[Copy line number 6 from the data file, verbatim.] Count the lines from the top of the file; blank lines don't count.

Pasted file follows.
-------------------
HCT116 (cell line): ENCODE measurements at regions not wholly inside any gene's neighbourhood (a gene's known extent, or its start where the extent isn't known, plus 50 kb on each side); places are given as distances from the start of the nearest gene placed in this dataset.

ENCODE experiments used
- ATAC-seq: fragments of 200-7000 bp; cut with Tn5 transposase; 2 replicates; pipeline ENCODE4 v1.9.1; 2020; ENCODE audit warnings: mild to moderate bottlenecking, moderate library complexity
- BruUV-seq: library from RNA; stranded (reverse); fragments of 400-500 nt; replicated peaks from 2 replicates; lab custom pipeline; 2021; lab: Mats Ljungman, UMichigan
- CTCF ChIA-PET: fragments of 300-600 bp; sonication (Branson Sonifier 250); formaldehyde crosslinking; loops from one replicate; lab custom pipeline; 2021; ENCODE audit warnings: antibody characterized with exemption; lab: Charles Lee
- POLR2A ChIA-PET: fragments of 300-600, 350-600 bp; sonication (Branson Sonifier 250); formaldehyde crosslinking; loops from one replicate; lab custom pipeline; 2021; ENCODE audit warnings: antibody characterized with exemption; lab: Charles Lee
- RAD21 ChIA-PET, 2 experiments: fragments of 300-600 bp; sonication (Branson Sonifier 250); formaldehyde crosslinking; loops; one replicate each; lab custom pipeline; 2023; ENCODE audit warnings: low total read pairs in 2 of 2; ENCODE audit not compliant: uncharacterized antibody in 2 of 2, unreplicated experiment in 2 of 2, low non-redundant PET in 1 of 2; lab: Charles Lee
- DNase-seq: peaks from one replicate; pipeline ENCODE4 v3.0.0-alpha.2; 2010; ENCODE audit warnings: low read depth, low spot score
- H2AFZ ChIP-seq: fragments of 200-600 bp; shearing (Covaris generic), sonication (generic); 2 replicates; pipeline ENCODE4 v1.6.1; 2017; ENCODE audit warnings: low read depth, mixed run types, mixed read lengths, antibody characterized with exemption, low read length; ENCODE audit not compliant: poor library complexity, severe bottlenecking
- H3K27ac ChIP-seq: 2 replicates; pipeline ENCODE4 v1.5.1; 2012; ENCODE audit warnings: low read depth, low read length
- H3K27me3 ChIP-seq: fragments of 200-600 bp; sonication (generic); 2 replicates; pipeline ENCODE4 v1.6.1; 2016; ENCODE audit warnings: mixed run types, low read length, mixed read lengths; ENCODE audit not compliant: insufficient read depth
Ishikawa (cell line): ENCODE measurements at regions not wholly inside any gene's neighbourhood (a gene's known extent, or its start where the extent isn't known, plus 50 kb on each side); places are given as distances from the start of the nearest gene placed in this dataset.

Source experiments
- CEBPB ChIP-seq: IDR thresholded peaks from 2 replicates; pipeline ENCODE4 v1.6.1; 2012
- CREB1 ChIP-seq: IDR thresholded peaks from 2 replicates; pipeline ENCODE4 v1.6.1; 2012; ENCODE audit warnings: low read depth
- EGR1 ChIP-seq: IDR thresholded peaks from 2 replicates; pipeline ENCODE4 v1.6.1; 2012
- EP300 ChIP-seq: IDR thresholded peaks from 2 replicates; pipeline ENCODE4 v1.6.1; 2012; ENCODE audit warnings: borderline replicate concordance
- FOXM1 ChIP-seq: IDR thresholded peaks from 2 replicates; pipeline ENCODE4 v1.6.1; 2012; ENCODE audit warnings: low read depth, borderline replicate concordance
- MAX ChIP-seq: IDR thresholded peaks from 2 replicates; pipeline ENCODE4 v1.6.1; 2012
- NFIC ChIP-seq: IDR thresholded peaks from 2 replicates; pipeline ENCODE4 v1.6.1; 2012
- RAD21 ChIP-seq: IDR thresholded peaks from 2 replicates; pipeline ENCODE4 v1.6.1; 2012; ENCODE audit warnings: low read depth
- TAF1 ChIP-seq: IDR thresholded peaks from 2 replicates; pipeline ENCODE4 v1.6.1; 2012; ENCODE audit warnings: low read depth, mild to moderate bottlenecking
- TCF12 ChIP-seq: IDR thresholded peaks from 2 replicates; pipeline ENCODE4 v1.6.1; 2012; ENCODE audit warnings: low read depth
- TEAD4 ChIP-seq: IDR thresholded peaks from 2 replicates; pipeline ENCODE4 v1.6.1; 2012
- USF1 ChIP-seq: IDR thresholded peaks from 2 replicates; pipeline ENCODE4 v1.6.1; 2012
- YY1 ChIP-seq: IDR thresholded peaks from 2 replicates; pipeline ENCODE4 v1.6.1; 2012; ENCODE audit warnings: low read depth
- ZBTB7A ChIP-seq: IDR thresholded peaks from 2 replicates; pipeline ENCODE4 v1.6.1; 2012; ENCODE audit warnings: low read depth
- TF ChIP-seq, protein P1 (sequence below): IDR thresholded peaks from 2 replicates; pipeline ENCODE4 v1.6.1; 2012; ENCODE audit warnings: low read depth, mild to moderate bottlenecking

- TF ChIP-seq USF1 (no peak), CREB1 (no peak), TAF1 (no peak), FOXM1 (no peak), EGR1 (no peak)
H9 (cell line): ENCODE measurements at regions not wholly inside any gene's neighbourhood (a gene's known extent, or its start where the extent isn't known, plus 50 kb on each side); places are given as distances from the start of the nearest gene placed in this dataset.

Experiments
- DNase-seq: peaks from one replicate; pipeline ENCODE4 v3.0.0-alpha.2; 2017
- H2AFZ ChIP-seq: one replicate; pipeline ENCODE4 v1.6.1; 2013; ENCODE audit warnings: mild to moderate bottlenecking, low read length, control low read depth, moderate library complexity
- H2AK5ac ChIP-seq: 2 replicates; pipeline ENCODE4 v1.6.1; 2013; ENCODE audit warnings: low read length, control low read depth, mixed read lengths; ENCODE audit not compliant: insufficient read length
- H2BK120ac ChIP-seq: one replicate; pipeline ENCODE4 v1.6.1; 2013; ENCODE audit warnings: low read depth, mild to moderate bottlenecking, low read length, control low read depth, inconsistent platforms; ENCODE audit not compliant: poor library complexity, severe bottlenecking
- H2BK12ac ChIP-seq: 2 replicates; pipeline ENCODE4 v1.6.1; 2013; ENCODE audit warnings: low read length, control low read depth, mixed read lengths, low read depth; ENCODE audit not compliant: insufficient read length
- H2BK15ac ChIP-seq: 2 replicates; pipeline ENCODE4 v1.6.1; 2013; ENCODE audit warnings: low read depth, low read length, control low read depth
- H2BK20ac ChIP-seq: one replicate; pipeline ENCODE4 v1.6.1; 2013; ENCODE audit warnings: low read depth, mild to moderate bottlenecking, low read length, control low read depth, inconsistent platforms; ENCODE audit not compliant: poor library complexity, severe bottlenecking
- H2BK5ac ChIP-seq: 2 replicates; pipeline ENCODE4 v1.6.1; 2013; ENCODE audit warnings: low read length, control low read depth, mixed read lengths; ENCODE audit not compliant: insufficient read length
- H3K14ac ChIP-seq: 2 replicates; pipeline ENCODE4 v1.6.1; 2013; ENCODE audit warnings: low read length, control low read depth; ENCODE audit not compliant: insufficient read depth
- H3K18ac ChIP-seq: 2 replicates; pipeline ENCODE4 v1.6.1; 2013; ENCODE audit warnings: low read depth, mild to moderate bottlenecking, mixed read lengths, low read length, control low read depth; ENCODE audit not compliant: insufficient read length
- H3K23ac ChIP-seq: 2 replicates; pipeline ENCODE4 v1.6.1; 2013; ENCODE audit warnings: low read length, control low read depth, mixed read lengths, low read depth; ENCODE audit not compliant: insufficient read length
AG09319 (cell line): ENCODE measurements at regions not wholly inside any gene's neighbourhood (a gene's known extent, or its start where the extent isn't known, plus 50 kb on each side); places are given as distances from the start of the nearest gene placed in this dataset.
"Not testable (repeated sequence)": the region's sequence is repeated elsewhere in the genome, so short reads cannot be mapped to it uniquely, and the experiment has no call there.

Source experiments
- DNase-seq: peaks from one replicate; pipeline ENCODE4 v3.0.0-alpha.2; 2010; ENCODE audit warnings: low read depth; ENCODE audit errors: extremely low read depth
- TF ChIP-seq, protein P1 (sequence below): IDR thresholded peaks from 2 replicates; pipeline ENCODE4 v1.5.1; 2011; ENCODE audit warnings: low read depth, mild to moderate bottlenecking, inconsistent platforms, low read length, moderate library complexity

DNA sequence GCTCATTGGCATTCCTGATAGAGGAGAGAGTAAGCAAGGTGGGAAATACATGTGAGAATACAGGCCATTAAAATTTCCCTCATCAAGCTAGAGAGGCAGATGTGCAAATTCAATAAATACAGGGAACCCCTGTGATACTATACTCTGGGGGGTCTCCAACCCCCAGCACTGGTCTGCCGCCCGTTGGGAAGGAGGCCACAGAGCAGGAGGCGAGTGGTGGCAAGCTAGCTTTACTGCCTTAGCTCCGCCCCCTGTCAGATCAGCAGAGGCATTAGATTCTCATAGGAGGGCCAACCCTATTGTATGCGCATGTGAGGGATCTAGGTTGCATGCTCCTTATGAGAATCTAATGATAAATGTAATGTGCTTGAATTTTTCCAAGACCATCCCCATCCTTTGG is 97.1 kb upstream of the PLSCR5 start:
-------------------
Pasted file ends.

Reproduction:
- POLR2A ChIA-PET: fragments of 300-600, 350-600 bp; sonication (Branson Sonifier 250); formaldehyde crosslinking; loops from one replicate; lab custom pipeline; 2021; ENCODE audit warnings: antibody characterized with exemption; lab: Charles Lee